Downtown LA condo prices are falling amid uptick in inventory
Developers are betting that Downtown L.A. can become a thriving residential neighborhood with prices to match. But the numbers don’t necessarily back their theory.
Indeed, condo prices in the area decreased sharply in January, dropping by 13 percent compared to the previous month and to 12 percent lower than they were in January 2015, according to a new condo price index released by residential marketing and sales firm The Mark Company.
The index pegs the average price of a Downtown L.A. condo at $701 per square foot, compared to the high of $803 per square foot recorded in December.
“Although January is typically a weak month for condominium sales, a decrease of 13 percent indicates more than just a seasonal decline,” said Erin Kennelly, senior director of research at The Mark Company. “While prices may recover in February and March, which is the beginning of the traditional selling season, last month’s decline indicates that the market for new construction may require new strategies for success following the last several years of strong appreciation.”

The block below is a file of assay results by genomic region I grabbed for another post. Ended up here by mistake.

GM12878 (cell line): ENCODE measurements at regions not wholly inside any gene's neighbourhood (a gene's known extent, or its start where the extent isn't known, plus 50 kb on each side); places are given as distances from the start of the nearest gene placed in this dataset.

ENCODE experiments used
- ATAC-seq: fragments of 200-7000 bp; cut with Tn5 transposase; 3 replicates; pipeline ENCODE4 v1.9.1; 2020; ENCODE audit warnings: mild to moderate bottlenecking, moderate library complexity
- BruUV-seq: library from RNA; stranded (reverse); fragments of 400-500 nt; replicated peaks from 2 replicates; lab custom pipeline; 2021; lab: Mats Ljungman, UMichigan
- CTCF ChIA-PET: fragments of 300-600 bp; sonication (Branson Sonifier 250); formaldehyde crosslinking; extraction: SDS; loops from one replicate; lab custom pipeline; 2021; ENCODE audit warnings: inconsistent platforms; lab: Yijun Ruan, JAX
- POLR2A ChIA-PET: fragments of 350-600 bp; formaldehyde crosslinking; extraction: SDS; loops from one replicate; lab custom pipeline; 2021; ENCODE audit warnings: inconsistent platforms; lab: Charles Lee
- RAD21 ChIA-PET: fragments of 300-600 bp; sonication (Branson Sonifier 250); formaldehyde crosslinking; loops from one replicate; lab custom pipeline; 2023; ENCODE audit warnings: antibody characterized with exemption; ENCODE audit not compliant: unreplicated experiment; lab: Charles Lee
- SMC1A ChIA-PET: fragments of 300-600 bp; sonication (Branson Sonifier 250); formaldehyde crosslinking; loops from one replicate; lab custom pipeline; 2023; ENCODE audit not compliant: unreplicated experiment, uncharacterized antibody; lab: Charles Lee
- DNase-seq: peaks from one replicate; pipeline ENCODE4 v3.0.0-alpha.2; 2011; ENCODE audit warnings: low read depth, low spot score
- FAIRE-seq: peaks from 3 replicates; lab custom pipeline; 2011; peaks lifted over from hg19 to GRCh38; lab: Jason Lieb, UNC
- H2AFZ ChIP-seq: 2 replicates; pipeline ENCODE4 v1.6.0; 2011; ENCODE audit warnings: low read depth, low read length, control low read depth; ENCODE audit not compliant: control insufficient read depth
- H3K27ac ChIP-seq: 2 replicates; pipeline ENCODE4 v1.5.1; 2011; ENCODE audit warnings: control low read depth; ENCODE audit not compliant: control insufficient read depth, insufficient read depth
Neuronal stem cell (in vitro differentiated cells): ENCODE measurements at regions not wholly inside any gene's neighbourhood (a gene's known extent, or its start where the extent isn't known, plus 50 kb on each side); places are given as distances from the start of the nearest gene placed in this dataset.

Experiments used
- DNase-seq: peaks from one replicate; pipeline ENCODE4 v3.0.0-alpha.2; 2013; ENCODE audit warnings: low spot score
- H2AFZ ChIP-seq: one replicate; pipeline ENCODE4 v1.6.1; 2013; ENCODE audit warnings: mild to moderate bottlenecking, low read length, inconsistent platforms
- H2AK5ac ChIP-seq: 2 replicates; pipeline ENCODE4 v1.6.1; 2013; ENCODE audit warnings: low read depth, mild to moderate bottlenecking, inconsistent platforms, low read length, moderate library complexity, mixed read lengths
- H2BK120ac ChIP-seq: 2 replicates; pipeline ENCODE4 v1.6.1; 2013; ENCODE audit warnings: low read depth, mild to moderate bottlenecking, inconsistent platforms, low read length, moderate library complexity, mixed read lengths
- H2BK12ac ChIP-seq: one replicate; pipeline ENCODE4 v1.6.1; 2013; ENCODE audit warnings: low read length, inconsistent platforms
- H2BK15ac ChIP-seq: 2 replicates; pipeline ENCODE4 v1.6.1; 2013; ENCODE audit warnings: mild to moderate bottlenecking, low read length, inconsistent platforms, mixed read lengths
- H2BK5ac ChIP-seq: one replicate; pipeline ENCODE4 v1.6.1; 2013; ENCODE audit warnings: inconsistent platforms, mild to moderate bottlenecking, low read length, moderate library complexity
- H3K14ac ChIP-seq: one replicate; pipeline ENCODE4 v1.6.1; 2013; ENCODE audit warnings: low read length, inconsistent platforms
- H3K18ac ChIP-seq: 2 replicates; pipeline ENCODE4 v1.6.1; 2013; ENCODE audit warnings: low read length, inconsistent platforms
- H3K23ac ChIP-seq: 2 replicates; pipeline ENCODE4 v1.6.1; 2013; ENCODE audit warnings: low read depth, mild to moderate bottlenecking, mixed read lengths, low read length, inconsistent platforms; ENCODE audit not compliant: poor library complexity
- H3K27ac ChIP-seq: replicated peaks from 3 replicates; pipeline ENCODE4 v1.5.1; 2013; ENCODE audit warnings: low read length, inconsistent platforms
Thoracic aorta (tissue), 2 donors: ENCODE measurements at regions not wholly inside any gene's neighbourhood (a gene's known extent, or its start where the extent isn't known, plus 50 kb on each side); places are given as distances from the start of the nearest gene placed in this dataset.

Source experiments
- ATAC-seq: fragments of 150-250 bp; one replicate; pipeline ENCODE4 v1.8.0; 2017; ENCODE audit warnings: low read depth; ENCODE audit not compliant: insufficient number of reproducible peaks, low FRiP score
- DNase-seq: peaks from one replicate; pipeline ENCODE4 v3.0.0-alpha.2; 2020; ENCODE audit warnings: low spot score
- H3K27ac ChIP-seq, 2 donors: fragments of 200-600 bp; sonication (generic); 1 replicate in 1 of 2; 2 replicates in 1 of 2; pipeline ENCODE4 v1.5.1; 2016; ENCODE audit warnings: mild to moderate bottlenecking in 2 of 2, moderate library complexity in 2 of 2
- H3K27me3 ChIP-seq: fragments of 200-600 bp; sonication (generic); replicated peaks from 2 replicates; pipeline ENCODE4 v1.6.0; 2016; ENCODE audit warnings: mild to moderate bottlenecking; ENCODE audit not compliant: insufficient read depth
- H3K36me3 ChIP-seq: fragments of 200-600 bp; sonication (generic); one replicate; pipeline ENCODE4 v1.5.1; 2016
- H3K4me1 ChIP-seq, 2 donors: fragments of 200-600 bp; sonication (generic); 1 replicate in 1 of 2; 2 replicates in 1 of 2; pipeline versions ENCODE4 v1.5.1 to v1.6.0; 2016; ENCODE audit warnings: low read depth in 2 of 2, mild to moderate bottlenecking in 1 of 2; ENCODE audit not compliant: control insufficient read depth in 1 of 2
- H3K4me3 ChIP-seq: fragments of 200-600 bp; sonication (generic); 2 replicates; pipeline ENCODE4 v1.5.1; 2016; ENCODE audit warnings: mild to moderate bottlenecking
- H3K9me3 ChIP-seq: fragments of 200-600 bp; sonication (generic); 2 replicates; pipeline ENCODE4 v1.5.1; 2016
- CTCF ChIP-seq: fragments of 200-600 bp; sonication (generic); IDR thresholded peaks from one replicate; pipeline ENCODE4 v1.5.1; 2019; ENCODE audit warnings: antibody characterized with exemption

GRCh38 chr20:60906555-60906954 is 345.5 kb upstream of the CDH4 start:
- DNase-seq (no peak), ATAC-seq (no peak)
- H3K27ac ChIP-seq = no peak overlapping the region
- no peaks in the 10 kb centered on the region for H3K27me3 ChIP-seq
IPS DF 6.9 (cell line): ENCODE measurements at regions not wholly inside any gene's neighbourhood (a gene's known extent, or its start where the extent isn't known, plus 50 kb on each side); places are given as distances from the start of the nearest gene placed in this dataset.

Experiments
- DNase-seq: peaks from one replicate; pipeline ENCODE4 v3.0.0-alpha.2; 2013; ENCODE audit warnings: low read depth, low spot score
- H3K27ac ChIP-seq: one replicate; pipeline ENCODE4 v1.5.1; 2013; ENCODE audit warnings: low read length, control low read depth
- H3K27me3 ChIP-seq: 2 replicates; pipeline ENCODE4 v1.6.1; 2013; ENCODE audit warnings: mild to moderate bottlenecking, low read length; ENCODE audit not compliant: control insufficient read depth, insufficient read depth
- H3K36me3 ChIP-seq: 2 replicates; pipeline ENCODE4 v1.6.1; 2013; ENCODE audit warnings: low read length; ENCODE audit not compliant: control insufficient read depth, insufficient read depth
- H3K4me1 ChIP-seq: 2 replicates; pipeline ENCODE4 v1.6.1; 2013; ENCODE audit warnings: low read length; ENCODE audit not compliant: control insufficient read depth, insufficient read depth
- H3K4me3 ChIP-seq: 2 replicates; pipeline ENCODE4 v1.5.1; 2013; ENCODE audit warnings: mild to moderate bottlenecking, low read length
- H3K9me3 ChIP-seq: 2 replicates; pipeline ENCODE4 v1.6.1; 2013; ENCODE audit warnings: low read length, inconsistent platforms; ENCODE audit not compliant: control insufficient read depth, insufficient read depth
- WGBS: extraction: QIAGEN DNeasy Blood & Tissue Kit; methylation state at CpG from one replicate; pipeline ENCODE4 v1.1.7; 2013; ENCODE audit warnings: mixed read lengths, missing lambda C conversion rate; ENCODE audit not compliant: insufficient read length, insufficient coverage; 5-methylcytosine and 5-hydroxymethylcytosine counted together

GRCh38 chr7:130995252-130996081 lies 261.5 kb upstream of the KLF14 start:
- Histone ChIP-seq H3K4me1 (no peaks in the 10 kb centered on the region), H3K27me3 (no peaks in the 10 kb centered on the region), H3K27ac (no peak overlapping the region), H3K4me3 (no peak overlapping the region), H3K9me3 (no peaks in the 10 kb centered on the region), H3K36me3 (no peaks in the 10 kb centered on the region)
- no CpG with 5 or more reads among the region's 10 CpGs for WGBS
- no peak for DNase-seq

Indeed, the decrease in prices is a dramatic reversal of fortune for the Downtown L.A. market, which had been riding high for the last few years as surging demand coincided with a lull in construction. But now that construction has kicked into high gear, some are raising the question of whether demand can rise further to meet it.
Kennelly attributed the drop off in pricing directly to rising inventory, which jumped by 82 percent over the past year. And it’s only set to rise further.
“While all the currently available units are within Metropolis Towers I & II, we expect Ten50 and Oceanwide Plaza to begin selling later this year,” she said.
The report is just the latest to point to a decline in condo values. A recent report by Loftway, a brokerage specializing in loft sales and leases, showed that the number of condo and loft sales Downtown decreased by 14 percent in 2015 and price growth slowed.
A couple of Downtown loft buildings even sold units at lower per-square-foot prices than the previous year.